Seasons of the Witch – Legends and Lore, Ancient Holidays And Some Not So Ancient!
Today Is …
Nessie ~ On this date in the year 1930, the first sighting of the famous monster of Loch Ness was officially recorded in Scotland. Old Nessie (as the monster has been affectionately nicknamed) has since been witnessed by thousands of people and continues to attract countless numbers of tourists with cameras to Loch Ness each year.
Day Dedicated to Arinna – She is an Anatolia Sun Goddess. Spend as much of the day as you can in the sun or try starting a fire using a concave lens and the sun. Place a sunflower on your altar.
Horse God – On the 23rd day of the 6th lunar montyh, the Chinese honor the Horse-god (Mawang).
Blackburn, Bonnie & Leofranc Holford-Strevens, The Oxford Companion to the Year, Oxford University Press 1999
St Mary Magdalene – Today is the Feast day for St. Mary Magdalene Mary Magdalene is the fallen woman who washed Christ’s feet with her tears and dried them with her hair; thus she is the patron saint of prostitutes. Because of her long hair she is the patron of hairdressers, and because her emblem is the ointment jar, she is the patron of apothecaries. She was also invoked for help with fasting. The red rose is her plant. For a new treatment of her story, see Clytie Kinstler’s The Moon Under Her Feet.
She may have been a devotee of Astarte. There is some connection between the seven demons which afflicted her, and the seven initiations Inanna undergoes in her descent to the Underworld and the seven veils which Salome wears in her famous dance. The village of Migdala (from whence her name) is the Village of Doves, which connects her with Anahit, the Persian goddess honored with a sacrifice of doves and roses at her midsummer festival (see Vartavar, July 28).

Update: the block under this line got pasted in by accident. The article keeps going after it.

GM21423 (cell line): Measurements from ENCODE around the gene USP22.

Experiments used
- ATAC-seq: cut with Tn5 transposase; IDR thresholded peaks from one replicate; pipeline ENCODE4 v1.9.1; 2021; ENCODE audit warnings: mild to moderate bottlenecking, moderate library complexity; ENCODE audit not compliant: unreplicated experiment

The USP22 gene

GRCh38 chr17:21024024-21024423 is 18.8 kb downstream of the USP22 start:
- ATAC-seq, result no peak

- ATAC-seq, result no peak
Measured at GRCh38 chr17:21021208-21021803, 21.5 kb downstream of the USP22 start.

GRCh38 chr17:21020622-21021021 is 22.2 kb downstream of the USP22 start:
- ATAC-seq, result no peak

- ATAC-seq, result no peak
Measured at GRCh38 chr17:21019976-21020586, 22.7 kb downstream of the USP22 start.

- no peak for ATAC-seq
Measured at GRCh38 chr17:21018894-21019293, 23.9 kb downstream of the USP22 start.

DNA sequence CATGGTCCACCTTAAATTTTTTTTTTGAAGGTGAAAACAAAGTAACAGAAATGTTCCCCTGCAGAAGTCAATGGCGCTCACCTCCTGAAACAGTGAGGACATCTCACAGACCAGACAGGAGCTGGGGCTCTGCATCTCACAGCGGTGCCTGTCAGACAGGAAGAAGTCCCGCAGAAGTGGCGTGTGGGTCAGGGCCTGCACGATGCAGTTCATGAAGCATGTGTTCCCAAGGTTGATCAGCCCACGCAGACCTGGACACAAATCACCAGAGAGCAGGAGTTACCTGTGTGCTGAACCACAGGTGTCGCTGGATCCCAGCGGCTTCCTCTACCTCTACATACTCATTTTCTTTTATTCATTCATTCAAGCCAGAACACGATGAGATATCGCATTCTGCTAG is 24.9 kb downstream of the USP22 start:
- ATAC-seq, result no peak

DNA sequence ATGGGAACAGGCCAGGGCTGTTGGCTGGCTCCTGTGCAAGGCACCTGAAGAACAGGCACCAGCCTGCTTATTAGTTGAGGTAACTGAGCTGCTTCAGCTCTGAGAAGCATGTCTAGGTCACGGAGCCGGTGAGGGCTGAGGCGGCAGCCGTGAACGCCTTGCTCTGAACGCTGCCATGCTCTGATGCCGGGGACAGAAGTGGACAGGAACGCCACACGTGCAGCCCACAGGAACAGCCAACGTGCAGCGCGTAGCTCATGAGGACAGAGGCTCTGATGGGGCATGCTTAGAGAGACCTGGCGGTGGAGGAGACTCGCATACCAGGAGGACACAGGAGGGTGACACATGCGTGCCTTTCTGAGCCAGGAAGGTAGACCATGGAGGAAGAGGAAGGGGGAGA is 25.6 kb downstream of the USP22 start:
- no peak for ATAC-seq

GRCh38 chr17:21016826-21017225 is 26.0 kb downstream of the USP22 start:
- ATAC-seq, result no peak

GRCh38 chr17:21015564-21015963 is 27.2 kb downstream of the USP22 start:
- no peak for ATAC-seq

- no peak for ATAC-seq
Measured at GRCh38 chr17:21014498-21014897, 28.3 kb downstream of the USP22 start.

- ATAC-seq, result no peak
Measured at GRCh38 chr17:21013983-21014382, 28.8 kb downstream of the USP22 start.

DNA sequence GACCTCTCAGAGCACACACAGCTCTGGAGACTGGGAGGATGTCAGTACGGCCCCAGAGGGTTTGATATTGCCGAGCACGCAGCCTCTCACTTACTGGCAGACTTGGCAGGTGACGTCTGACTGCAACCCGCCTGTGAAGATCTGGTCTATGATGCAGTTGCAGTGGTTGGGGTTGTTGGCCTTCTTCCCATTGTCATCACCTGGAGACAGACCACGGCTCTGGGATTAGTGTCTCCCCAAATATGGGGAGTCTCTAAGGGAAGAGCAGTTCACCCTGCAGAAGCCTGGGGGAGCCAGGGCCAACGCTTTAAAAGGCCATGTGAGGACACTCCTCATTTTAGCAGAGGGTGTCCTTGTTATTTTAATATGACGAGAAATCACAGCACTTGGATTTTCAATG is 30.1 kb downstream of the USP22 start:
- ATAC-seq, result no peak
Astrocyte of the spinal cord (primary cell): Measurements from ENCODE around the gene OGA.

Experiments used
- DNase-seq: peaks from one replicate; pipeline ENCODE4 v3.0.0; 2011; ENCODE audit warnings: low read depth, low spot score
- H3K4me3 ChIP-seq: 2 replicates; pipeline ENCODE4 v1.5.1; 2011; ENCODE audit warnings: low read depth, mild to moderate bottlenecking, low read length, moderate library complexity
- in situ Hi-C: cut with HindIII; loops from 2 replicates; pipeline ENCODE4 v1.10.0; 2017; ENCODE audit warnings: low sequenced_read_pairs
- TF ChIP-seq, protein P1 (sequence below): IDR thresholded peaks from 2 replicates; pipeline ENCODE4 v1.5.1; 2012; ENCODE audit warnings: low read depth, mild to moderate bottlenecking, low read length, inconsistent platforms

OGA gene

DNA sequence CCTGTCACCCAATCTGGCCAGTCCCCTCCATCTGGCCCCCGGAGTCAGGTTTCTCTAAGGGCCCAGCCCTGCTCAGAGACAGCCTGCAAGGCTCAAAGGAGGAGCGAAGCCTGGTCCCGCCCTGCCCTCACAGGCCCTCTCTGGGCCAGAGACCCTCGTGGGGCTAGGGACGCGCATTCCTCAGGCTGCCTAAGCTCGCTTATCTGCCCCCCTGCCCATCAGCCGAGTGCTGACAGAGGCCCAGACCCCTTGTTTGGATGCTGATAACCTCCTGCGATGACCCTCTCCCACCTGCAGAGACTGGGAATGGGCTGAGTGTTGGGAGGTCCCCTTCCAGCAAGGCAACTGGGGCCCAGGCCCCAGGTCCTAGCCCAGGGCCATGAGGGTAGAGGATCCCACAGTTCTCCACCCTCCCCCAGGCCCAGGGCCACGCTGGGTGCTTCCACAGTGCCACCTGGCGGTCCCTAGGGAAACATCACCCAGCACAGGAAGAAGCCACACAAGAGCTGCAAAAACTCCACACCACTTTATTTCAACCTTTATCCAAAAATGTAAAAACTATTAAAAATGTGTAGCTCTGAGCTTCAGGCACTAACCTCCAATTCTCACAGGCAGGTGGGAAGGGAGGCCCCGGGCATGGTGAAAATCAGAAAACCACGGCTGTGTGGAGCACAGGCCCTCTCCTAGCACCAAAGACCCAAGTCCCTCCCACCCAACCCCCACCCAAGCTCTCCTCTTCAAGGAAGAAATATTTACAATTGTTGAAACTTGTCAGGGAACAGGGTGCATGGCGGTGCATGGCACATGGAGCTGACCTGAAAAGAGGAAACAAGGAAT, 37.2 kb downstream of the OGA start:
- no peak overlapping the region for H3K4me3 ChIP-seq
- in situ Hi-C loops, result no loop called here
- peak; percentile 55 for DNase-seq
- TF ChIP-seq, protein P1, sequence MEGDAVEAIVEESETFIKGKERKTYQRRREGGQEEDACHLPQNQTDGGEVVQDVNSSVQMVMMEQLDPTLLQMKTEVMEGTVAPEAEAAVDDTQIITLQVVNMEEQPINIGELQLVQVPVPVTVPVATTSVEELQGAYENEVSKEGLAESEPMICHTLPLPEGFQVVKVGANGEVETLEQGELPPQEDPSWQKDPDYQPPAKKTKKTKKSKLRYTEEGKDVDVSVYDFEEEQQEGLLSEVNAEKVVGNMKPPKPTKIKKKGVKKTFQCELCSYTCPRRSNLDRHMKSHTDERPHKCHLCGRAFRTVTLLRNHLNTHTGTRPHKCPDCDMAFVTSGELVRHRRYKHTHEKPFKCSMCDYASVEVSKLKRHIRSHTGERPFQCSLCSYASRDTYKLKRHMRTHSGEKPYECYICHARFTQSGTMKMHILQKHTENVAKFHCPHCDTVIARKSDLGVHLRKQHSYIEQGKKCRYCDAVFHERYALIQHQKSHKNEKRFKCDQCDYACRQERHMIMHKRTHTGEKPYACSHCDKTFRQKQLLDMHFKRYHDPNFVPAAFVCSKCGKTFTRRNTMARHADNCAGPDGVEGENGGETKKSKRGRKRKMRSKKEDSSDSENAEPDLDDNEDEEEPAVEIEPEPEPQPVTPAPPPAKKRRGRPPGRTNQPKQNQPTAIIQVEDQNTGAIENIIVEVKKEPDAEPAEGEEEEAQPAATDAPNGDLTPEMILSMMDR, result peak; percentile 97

She has long been associated with dance and music. In Normandy, in the thirteenth century, nuns danced on her feast-day.
If it rains today, the English say that Mary Magdalen is washing her handkerchief to go to her cousin St James’s Fair in three days time. But heavy rain now can be disastrous for the harvest and the Cumbrians say:
A Magdalen flood
Never did good.
Tristram and Iseult ~ One of the greatest legends of Cornwall is the tragic tale of Tristram and Iseult – sometimes known as Tristan and Isolde. The story is that Tristram, the nephew of King Mark of Cornwall, was mortally wounded in a fight where he killed the brother of the Queen of Ireland. As he was expected to die, he was sent out to sea in a boat without sails. By chance, the boat reached the shores of Ireland, where he was nursed back to health by the beautiful Iseult, daughter of the King of Ireland.
To cut a long story short, Tristram could not stay in Ireland as he was responsible for the death of the Queen’s brother, so he returned to Cornwall. A little later, King Mark sent him back to Ireland to bring back Iseult who was to be his queen. On the way back, the couple accidentally drank a love potion intended for Mark and Iseult on their wedding night.
The young couple fell deeply in love and carried on an illicit affair even after she married. King Mark became suspicious and although Iseult managed to allay these suspicions, Tristram left the country. He married a Breton girl, who was also called Iseult, but he never stopped loving the Queen of Cornwall. When he was wounded in battle, he sent for her to heal his wounds and asked that a white sail be flown from the ship if she was on board when it returned.
Tristram’s jealous wife told him that the returning ship flew only a black sail and he died of grief. When Iseult heard of his death, she died of a broken heart. A cross at Castle Dor is said to mark the grave of Tristram.
Remember The Ancient Ways and Keep Them Holy!
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Courtesy of GrannyMoonsMorningFeast